Secondly, there should be compulsory environmental impact assessments (EIAs) of our nation’s urban developmental plans. Currently, EIAs are not part of environmental legislation in Singapore; they are decided on an ad-hoc basis for each development project. The frequency, as well as the rigour of EIAs, should be standardised. For example, standardising the type of project which requires EIAs to be conducted will provide consistency in ensuring that projects of a particular scope and impact will have mandatory EIAs conducted. Otherwise, projects with potentially negative environmental consequences and deemed unnecessary for EIAs may proceed, resulting in unfortunate consequences for our environment. In addition, having a standardised set of guidelines for conducting EIAs in various situations will ensure that there are sufficient time and resources allocated to each EIA. This will ensure that the EIAs are conducted in a consistent and comprehensive manner, as well as avoiding excess time and resource wastage by the EIA consultants and developers.
EIA outcomes should also be made more accessible to the public, as in the case of the EIA for the construction of the new Cross Island MRT Line through the Central Catchment Nature Reserve. Typically, the public can view certain EIA reports physically at the relevant authority offices for a limited time period. However, the Land Transport Authority (LTA) decided to release the EIA for the Cross Island MRT Line online, on the back of vibrant public discussion of the merits of rerouting the MRT Line. We hope that this practice continues for future EIAs. This will ensure a balanced contribution of discussion and inputs in understanding the environmental impact of our nation’s urban plans.
Thirdly, we hope to see more responsible animal stewardship in Singapore, whether of wildlife or pet ownership. Recent footage released on social media in October 2015 showed a smooth-coated otter pup injured by a man baiting it with a fishing line hook along the Kallang River. This concerns us as we live in a small island nation, and with continuous population growth, such incidents of people interfering with the wellbeing of wildlife may increase in frequency.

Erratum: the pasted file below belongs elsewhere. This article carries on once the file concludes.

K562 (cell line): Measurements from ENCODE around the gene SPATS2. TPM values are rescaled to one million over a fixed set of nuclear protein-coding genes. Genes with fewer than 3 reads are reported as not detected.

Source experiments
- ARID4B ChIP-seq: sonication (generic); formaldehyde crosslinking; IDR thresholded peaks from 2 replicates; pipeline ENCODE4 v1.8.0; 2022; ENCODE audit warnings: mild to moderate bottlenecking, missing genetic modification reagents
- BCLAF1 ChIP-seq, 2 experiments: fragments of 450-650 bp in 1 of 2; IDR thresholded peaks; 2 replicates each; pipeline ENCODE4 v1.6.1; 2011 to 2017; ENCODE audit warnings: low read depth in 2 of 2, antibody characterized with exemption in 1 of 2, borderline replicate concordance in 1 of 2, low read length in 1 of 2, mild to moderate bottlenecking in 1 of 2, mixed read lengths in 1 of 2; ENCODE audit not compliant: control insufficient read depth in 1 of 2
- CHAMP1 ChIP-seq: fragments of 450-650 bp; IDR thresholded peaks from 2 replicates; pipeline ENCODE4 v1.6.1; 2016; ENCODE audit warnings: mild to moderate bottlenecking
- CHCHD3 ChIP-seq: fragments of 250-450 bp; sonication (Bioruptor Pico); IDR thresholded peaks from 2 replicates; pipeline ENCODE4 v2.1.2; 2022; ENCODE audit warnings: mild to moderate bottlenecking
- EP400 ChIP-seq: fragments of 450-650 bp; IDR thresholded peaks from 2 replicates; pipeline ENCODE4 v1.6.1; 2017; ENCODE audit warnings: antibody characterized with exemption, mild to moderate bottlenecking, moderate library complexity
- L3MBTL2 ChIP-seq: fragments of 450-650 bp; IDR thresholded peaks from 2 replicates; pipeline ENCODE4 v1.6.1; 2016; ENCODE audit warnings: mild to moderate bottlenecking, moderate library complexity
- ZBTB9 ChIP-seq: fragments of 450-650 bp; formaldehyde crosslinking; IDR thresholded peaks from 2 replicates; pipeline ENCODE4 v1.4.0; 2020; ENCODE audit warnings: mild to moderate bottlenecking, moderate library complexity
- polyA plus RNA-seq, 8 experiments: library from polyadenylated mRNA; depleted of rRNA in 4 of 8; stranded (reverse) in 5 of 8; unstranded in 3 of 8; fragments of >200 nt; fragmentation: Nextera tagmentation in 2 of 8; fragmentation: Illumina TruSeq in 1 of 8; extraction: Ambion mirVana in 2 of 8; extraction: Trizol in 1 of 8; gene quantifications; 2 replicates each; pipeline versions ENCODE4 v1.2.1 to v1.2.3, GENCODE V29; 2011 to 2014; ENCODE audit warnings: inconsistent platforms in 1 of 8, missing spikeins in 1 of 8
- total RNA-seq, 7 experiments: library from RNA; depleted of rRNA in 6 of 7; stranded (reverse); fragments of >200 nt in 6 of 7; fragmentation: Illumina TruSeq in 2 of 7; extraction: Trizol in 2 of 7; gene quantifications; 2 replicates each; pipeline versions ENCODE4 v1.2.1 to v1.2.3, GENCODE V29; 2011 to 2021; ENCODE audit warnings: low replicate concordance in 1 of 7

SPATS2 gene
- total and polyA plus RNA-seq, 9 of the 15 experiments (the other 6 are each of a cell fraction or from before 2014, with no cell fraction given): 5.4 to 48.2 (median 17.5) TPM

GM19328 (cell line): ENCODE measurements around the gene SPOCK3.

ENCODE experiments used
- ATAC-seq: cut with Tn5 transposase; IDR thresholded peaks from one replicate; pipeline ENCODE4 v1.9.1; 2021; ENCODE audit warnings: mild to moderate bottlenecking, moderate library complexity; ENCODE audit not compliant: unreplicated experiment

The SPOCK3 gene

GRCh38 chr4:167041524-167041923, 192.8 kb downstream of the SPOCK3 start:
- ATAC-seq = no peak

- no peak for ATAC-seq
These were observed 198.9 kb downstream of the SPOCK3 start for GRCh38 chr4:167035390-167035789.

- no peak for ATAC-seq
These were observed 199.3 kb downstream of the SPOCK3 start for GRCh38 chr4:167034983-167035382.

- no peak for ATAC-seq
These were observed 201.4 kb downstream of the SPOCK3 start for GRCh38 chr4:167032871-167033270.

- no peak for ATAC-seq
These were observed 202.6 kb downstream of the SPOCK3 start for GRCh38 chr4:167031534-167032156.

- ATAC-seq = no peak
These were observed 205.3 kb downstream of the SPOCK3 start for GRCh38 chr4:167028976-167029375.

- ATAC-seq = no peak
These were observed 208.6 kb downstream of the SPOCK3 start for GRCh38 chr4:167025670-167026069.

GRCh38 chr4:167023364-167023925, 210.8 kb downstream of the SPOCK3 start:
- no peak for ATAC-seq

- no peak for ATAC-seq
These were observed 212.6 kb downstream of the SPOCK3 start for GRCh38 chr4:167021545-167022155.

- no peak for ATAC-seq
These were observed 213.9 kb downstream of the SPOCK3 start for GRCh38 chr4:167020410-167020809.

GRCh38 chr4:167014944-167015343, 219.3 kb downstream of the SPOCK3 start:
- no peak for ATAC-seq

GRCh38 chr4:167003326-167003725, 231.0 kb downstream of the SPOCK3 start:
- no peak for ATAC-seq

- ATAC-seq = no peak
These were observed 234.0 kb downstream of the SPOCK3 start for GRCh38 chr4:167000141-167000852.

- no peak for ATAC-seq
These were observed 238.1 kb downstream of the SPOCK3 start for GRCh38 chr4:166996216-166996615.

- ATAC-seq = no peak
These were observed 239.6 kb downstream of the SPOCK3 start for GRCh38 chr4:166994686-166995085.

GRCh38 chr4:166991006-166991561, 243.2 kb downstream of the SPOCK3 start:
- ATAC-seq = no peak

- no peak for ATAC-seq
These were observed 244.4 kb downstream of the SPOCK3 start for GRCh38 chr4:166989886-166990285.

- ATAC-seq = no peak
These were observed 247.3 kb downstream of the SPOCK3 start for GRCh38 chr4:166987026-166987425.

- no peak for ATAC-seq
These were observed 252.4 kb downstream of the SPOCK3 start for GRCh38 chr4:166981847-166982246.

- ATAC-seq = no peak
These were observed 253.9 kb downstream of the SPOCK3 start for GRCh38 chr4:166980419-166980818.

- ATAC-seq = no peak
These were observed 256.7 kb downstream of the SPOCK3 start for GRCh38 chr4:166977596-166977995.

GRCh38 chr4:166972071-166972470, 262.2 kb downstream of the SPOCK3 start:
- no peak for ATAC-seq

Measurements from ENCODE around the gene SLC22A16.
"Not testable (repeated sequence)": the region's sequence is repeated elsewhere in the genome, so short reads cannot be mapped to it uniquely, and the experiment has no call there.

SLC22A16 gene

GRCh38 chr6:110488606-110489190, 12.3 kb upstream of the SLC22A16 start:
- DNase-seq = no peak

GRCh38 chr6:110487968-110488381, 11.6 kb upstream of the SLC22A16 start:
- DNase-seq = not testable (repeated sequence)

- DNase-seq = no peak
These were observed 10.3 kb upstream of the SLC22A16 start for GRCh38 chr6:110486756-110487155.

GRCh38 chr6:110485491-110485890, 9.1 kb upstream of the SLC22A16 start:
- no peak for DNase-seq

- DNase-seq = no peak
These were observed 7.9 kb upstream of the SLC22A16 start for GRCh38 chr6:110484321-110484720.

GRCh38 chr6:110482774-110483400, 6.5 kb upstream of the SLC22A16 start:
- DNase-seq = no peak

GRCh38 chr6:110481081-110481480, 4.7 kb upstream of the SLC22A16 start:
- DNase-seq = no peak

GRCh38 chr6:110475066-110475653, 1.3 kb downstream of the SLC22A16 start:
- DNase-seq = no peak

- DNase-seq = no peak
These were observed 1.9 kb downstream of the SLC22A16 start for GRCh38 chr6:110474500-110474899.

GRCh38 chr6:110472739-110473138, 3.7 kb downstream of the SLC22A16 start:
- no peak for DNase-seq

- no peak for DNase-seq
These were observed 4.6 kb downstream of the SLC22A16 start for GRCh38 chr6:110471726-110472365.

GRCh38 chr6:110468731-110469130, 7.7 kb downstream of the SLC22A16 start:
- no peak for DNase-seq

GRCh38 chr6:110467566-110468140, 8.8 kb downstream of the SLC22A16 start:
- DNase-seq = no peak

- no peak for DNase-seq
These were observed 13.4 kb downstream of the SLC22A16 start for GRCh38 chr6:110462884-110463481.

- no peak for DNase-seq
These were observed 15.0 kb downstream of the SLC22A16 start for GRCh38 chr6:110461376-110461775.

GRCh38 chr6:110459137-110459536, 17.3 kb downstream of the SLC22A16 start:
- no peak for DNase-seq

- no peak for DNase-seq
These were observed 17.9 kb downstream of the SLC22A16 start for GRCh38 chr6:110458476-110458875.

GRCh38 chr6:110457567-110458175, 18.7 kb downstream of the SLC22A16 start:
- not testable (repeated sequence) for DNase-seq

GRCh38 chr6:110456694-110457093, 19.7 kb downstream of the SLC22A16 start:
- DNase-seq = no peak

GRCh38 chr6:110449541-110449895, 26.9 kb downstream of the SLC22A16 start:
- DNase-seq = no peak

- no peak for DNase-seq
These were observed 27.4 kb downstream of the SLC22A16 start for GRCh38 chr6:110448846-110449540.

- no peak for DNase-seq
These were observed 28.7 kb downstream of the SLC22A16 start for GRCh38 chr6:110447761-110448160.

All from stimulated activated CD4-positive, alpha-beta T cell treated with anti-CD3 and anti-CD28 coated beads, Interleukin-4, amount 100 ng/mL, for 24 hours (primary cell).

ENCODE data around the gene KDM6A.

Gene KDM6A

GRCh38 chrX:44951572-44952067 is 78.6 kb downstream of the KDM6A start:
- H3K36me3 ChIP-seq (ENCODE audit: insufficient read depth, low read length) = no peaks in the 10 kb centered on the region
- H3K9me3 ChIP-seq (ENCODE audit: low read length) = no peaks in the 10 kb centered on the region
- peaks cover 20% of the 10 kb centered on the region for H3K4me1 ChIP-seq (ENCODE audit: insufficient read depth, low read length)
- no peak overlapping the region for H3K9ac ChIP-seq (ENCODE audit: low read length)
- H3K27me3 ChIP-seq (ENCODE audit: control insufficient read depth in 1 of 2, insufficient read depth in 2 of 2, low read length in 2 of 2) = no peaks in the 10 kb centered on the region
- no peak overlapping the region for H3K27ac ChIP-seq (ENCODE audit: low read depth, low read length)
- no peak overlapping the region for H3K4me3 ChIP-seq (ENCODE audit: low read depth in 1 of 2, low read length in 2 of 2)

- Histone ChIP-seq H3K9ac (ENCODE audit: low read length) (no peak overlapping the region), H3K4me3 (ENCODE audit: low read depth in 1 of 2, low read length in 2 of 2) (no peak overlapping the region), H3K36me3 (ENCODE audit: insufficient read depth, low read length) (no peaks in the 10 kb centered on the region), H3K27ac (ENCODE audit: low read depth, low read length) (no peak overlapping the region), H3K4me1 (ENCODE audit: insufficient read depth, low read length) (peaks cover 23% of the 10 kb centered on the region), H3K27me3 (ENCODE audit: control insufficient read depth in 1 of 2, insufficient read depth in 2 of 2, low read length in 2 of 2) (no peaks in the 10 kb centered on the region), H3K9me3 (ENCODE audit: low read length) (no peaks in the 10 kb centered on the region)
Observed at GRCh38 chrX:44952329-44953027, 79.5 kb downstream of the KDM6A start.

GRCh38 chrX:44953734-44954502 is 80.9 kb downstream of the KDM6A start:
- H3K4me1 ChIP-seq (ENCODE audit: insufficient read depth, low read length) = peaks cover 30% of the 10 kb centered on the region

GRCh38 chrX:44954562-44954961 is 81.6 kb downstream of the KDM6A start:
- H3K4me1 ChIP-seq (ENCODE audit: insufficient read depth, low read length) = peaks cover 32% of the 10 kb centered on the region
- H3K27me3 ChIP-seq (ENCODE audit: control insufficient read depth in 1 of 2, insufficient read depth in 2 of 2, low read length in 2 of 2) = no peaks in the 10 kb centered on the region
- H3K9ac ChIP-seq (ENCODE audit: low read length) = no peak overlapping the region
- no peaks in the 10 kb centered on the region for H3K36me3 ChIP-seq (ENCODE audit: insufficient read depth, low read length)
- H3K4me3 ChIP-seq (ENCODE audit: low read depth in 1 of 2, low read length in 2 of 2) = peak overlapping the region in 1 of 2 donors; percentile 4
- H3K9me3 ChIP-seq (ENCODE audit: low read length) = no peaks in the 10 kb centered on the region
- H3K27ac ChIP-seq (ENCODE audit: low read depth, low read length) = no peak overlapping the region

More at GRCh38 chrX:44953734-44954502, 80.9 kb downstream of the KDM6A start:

As a garden city with many parks and nature areas, one of our crowning moments was the declaration of the Singapore Botanic Gardens as a UNESCO World Heritage Site last year. Local fauna inhabiting these green areas will inevitably come into contact with human residents. We should respect and enjoy the presence of these animals. This can be possible through the education of the public on local flora and fauna, especially how to behave around free-roaming animals like macaques, otters, colugos, snakes, and civets. With better knowledge of local flora and fauna, Singaporeans can then learn to respect and even love our natural heritage. Such attitudes and behaviours can also be cultivated in schools, through field trips to nature reserves and workshops that explain the value of having wildlife and how best to share space with it.
When it comes to pet ownership, there have been many cases of pets such as parrots, dogs and tortoises being released into the wild. Very often, these released pets are not native to our region. As a result, such animals may tip the balance of our delicate ecosystem. In worst-case scenarios, these released pets take on “invasive” roles, competing with local species for resources and endangering the very existence of the local species. In addition, some of these released pets are often unable to adapt to living in the wild, thus leading to high mortality rates.
In order to survive, abandoned pets, such as dogs and cats, have been found to remain dependent on human-derived food sources. This is a significant source of human-wildlife conflict, as feeding of stray animals is currently a contentious issue due to perceived animal aggression and health concerns to the public.
The Bukit Batok rat infestation incident in 2014 is one of the more prominent examples. The cause of the rat infestation had been attributed to leftover food from people feeding stray dogs in the vicinity, which attracted rats. Educating the public, especially students, on responsible pet ownership will hopefully prevent and reduce these problems in Singapore. In addition, we hope that there will be continuous regular communication amongst the different levels of our society, such as government agencies, animal and environmental welfare groups, experts in the relevant nature fields as well as the public community. This will promote greater understanding in our society in terms of responsible pet ownership and its undesirable consequences when not upheld.
In conclusion, our vision for Singapore society is one where everyone is a responsible steward of the natural environment. We do not live in isolation from the environment; rather, we are part of the environmental ecosystem, and we depend on the other parts to live well and prosper. We hope that a culture of respect and love for the environment, as well as local fauna and flora, can be perpetuated in our beloved nation, so that these can be sustained and preserved as a precious legacy for future generations of Singaporeans. Ultimately, we envision that Singapore can demonstrate that conserving the environment is not mutually exclusive with economic development.
The authors are a group of local ecologists, and their main research areas include intertidal and forest research on both invertebrates and vertebrates.